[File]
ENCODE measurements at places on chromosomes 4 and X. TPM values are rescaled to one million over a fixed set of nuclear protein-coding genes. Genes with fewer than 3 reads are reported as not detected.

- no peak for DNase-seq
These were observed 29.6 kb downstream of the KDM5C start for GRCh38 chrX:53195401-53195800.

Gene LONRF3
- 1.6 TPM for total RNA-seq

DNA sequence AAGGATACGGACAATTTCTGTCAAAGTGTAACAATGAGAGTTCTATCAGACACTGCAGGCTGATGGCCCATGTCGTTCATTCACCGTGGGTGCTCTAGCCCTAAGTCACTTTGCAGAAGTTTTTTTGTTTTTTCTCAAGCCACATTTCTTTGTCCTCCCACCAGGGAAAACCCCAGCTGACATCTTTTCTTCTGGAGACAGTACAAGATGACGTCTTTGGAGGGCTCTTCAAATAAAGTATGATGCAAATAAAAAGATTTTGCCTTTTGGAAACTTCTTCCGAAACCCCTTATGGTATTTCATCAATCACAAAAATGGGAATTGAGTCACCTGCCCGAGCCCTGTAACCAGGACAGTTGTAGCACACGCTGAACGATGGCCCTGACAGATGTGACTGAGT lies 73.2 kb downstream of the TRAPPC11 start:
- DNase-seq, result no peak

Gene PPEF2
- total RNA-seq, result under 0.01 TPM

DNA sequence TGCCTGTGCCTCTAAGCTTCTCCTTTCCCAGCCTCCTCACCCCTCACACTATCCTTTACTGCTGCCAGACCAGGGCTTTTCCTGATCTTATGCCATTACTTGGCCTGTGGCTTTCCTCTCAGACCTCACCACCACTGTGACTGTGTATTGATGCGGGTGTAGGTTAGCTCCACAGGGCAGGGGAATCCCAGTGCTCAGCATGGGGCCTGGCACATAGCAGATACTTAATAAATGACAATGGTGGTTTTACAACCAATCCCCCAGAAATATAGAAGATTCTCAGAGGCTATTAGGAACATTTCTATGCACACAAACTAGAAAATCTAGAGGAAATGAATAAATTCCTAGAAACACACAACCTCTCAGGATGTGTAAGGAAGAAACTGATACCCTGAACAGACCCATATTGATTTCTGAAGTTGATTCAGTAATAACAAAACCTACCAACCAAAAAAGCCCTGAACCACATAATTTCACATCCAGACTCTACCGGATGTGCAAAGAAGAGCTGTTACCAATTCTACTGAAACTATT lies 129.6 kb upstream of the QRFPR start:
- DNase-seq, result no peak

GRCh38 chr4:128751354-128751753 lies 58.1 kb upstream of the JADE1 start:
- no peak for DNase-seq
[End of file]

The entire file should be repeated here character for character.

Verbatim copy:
ENCODE measurements at places on chromosomes 4 and X. TPM values are rescaled to one million over a fixed set of nuclear protein-coding genes. Genes with fewer than 3 reads are reported as not detected.

- no peak for DNase-seq
These were observed 29.6 kb downstream of the KDM5C start for GRCh38 chrX:53195401-53195800.

Gene LONRF3
- 1.6 TPM for total RNA-seq

DNA sequence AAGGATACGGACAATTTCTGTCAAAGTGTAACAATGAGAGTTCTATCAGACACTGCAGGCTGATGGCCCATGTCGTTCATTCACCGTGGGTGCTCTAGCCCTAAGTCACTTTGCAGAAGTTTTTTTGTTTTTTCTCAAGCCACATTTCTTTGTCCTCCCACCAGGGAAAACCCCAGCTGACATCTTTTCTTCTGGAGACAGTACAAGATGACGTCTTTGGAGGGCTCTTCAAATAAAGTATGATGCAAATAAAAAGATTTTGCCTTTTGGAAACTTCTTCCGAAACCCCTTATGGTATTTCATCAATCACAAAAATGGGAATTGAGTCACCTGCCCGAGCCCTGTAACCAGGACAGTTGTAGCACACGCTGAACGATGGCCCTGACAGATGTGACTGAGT lies 73.2 kb downstream of the TRAPPC11 start:
- DNase-seq, result no peak

Gene PPEF2
- total RNA-seq, result under 0.01 TPM

DNA sequence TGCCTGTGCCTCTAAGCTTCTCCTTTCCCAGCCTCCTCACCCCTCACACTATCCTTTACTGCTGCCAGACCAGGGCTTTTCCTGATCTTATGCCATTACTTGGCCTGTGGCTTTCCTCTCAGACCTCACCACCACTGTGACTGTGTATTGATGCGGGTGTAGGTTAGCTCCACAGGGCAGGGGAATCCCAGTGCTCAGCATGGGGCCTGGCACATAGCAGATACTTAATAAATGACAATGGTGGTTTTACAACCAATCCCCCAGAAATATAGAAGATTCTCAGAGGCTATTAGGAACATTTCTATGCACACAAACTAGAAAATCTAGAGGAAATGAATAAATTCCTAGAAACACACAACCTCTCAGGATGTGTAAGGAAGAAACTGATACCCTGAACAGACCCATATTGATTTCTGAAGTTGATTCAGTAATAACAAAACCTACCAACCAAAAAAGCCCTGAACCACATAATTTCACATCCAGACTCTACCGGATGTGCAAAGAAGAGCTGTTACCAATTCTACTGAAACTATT lies 129.6 kb upstream of the QRFPR start:
- DNase-seq, result no peak

GRCh38 chr4:128751354-128751753 lies 58.1 kb upstream of the JADE1 start:
- no peak for DNase-seq